Each UK taxpayer is entitled to a £3,000 annual gift exemption for IHT. Under this threshold, no IHT is payable and any unused portion can be rolled over for one year, meaning that if the entire annual exemption is unutilised in the current tax year, it is possible to have a £6,000 annual exemption the following year. This is a cumulative total, so any combination of multiple gifts totalling less than £3,000 is permissible. Any gifts made in excess of this exemption become potentially taxable and subject to the “seven-year rule”, depending upon whether the donor of the gift lives for seven years after the point of transfer and also the availability of his or her nil rate band in relation to the lifetime gifts.

In addition to the annual gift exemption, each UK taxpayer is entitled to the small gifts exemption. This separate exemption allows the donor to give £250 (or less) to as many different people as he or she chooses, but cannot be used in conjunction with the annual gift exemption or to reduce large gifts made to an individual.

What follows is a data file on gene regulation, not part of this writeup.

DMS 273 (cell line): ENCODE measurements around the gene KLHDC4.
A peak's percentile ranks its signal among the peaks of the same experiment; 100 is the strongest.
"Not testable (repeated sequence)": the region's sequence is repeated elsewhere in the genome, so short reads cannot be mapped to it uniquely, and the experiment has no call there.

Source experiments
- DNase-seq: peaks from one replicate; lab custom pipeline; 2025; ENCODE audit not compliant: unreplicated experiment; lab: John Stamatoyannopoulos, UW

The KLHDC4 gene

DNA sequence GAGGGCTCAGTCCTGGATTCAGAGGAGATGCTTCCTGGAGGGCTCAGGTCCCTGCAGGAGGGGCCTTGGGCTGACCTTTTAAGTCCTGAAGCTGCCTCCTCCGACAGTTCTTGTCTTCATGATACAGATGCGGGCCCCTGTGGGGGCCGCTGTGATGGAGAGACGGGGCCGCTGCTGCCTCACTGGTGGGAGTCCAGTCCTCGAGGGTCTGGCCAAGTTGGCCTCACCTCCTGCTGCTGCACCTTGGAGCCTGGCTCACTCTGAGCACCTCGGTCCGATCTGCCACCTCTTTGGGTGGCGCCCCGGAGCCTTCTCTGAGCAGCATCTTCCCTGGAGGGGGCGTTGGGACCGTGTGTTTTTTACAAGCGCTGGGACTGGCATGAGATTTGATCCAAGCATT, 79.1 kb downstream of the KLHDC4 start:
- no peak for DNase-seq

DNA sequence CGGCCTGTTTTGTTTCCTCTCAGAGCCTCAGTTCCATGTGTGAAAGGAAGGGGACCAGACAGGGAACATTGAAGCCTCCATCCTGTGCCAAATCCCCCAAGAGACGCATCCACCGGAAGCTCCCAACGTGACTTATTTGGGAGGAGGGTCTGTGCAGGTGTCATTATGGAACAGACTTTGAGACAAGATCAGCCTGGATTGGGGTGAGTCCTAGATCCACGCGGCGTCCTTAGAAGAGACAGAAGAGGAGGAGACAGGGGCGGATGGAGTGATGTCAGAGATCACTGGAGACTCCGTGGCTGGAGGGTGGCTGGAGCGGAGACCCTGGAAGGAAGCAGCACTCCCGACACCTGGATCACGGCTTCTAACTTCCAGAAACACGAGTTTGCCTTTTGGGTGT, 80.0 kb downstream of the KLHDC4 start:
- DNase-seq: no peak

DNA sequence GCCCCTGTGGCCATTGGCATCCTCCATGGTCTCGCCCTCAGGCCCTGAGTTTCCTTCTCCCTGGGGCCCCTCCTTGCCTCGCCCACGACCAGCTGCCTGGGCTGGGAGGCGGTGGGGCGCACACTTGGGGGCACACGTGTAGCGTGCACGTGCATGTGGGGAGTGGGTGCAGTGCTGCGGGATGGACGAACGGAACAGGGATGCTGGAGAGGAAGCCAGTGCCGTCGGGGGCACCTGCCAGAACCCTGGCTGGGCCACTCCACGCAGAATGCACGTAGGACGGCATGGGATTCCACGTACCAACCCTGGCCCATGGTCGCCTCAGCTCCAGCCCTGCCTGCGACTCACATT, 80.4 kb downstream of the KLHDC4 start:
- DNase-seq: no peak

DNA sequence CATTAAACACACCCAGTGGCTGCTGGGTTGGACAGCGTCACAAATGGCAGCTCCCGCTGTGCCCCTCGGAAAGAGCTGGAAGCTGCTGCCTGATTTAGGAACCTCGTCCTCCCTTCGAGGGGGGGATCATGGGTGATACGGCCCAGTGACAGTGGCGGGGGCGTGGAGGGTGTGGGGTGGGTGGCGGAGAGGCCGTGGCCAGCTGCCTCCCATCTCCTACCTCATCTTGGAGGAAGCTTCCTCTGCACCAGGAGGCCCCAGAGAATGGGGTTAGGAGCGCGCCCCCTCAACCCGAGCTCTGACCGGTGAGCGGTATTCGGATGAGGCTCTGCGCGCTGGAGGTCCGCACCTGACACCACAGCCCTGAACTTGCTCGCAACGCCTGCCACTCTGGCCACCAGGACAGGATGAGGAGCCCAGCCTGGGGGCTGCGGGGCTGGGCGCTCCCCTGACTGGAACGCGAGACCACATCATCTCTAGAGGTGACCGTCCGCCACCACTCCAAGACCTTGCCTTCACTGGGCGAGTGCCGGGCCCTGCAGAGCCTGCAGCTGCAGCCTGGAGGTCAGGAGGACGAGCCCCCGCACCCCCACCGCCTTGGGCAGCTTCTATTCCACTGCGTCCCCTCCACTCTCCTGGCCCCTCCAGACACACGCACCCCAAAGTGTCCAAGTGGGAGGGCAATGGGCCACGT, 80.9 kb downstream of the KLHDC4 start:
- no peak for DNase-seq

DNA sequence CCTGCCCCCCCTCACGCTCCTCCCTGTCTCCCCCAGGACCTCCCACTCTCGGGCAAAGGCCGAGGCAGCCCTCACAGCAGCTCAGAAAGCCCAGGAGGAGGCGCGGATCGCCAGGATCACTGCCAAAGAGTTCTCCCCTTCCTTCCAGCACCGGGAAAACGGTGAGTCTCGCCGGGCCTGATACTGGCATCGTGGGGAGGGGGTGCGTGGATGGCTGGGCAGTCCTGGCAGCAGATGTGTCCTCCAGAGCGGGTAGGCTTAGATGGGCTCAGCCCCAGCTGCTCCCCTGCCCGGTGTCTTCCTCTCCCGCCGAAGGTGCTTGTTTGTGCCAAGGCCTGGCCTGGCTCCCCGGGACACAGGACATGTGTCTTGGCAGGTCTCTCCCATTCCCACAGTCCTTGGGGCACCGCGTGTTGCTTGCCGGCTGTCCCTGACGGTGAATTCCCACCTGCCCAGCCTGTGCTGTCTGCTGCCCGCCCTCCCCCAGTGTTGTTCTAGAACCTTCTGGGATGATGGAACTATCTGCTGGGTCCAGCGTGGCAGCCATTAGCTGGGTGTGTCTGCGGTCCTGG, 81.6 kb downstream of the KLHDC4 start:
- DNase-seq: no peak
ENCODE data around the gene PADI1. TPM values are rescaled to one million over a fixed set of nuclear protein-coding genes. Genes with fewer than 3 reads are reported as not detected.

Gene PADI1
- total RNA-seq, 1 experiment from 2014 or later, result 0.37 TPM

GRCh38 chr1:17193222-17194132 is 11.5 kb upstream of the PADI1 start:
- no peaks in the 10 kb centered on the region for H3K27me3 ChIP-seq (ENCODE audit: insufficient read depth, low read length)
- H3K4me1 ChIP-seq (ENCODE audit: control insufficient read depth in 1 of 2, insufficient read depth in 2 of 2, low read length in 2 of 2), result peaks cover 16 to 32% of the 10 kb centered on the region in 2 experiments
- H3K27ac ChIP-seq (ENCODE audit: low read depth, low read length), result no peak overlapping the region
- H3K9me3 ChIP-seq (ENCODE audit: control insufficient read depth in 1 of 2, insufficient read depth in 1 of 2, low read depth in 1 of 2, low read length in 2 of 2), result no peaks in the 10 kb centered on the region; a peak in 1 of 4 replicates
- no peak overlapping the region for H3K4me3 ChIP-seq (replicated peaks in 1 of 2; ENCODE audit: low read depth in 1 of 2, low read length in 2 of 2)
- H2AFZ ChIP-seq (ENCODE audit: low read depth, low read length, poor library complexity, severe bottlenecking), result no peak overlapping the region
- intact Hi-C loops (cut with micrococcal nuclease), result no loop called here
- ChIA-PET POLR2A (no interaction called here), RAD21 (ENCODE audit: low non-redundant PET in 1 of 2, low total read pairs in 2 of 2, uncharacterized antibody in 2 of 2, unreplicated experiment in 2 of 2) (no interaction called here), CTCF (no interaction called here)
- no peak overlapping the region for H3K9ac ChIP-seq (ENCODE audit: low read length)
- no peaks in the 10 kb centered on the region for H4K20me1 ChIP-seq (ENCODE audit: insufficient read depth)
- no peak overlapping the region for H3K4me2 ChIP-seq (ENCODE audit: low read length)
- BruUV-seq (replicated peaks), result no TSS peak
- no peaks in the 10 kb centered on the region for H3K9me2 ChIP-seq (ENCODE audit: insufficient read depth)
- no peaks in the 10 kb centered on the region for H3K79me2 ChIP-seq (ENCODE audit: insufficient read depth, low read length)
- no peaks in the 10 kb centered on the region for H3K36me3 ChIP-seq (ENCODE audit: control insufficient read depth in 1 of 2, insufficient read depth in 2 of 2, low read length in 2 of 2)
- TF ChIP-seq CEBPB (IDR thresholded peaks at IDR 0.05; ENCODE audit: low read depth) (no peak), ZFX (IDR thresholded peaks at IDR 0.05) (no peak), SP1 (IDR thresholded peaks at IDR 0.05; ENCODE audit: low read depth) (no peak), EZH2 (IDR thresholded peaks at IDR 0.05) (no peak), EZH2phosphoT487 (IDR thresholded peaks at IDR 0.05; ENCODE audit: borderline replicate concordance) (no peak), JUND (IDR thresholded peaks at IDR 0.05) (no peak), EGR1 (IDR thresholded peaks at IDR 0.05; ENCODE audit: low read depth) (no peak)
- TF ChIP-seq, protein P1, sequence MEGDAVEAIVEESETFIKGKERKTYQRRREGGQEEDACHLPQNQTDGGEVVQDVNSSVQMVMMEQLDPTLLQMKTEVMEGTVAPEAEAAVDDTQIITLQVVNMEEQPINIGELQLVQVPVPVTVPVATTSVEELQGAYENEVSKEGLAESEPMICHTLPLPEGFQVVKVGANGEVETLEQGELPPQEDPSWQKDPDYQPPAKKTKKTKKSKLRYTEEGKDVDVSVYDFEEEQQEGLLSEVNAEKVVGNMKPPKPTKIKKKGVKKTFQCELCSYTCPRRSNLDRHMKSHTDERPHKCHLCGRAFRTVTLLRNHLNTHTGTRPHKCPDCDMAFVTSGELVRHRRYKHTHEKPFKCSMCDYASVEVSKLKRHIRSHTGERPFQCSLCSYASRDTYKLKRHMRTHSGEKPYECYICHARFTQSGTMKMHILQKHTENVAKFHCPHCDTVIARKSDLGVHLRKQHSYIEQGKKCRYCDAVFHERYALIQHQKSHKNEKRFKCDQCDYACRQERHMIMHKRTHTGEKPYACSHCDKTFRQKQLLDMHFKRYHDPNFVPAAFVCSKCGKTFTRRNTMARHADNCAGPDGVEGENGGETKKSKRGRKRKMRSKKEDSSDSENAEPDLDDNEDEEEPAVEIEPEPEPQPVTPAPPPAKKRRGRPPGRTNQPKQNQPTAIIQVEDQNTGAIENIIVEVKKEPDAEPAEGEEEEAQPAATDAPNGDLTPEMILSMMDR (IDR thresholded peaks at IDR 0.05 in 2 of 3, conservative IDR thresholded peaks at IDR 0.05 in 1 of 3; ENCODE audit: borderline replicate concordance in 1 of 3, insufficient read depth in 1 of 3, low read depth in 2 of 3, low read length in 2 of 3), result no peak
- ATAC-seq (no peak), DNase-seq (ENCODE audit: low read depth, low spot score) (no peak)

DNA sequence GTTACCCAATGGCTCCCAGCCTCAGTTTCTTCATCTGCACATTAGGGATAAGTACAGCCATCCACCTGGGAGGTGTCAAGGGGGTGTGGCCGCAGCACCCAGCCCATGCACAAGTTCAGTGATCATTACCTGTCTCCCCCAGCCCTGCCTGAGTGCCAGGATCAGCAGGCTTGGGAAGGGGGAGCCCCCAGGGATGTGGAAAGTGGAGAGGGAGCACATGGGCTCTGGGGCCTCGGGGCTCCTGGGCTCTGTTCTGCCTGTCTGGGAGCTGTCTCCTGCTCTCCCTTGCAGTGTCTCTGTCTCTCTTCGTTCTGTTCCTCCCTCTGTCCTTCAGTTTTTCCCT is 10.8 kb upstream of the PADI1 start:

The report stressed that the interaction of these two exemptions is somewhat confusing to taxpayers and suggested that the level of the small gifts exemption be reconsidered, which would be welcomed given that the small gift exemption has been frozen since 1980.

Gifts on Consideration of Marriage or Civil Partnership

This exemption allows UK taxpayers to give a couple a certain sum in celebration of their marriage or civil partnership, depending on the donor’s relationship to the individuals. Parents are permitted to give up to £5,000 IHT-free and grandparents can gift up to £2,500, while anyone else can gift £1,000 without any IHT consequences.

The report recommends eliminating the annual exemption and the gifts on consideration of marriage or civil partnership exemption in favour of a combined “personal gifts allowance”, which would undoubtedly simplify matters.

Spouse/Civil Partner Exemption

In general, all gifts to a spouse or civil partner are IHT-free, provided the spouses or civil partners have matching domiciles from a UK IHT perspective (i.e., both are UK domiciled or both are non-UK domiciled). In the event where one spouse or civil partner is UK domiciled and the other is not, the spouse/civil partner exemption is limited to £325,000, in addition to the nil rate band, for the UK domiciled spouse/civil partner on gifts to his or her non-domiciled spouse/civil partner. This is a cumulative total for lifetime gifts and on death, and does not renew every seven years. The exemption is still unlimited for gifts from the non-domiciled spouse/civil partner to that which is domiciled.